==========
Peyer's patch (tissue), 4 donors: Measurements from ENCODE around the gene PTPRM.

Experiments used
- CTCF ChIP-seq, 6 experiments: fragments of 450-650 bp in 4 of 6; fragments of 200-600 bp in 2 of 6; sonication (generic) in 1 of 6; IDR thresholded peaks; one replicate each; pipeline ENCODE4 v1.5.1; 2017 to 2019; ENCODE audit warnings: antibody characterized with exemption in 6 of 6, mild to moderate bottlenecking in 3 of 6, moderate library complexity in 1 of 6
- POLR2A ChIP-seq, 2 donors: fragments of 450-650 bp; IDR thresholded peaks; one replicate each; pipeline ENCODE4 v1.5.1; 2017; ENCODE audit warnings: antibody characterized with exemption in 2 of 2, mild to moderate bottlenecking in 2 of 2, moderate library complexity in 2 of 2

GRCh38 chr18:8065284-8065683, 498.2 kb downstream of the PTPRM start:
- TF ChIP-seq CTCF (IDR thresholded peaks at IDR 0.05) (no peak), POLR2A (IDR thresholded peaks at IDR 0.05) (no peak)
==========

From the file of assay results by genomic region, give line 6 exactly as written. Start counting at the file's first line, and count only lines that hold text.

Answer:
- TF ChIP-seq CTCF (IDR thresholded peaks at IDR 0.05) (no peak), POLR2A (IDR thresholded peaks at IDR 0.05) (no peak)